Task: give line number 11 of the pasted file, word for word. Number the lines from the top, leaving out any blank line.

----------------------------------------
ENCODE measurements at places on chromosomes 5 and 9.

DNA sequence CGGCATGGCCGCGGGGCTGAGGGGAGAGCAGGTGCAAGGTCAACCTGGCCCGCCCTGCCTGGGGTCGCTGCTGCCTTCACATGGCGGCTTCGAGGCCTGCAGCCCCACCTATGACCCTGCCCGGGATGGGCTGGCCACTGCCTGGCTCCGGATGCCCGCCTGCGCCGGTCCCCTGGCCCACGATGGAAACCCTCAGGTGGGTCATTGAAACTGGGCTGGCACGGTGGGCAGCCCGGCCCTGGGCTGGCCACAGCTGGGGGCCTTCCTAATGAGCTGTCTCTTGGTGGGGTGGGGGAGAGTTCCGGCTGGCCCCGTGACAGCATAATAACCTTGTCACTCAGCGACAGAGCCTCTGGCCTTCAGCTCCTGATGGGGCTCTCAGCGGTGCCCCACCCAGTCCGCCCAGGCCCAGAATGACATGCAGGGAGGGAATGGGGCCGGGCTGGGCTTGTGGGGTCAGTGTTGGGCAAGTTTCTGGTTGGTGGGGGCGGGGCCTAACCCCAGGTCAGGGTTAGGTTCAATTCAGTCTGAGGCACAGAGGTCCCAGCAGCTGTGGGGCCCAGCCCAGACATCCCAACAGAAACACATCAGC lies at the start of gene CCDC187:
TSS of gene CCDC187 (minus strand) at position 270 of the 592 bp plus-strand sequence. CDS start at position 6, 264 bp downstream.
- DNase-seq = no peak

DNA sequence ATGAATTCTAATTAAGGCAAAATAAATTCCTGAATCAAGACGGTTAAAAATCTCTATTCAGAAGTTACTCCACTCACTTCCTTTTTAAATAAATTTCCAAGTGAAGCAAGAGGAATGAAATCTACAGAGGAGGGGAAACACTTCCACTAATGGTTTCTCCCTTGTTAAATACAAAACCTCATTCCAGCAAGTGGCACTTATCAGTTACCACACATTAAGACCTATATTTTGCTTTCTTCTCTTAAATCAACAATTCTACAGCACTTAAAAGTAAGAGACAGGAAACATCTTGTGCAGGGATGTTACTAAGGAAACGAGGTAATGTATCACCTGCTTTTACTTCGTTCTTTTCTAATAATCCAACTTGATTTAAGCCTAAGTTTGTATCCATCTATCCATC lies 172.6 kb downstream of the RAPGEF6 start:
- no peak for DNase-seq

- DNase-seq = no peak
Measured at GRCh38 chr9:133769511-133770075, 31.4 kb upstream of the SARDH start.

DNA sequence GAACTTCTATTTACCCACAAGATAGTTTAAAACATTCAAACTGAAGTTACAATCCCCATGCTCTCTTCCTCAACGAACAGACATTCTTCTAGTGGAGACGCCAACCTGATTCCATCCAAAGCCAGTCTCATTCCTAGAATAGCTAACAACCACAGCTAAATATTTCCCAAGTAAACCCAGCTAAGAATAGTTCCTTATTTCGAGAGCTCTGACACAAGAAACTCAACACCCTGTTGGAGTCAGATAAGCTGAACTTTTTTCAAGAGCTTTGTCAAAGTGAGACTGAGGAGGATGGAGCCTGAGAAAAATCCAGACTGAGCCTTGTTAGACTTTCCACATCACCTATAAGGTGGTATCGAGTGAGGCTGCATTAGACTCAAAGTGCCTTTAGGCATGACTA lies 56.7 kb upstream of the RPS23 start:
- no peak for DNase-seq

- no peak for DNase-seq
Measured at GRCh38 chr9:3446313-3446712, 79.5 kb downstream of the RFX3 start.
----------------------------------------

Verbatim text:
- no peak for DNase-seq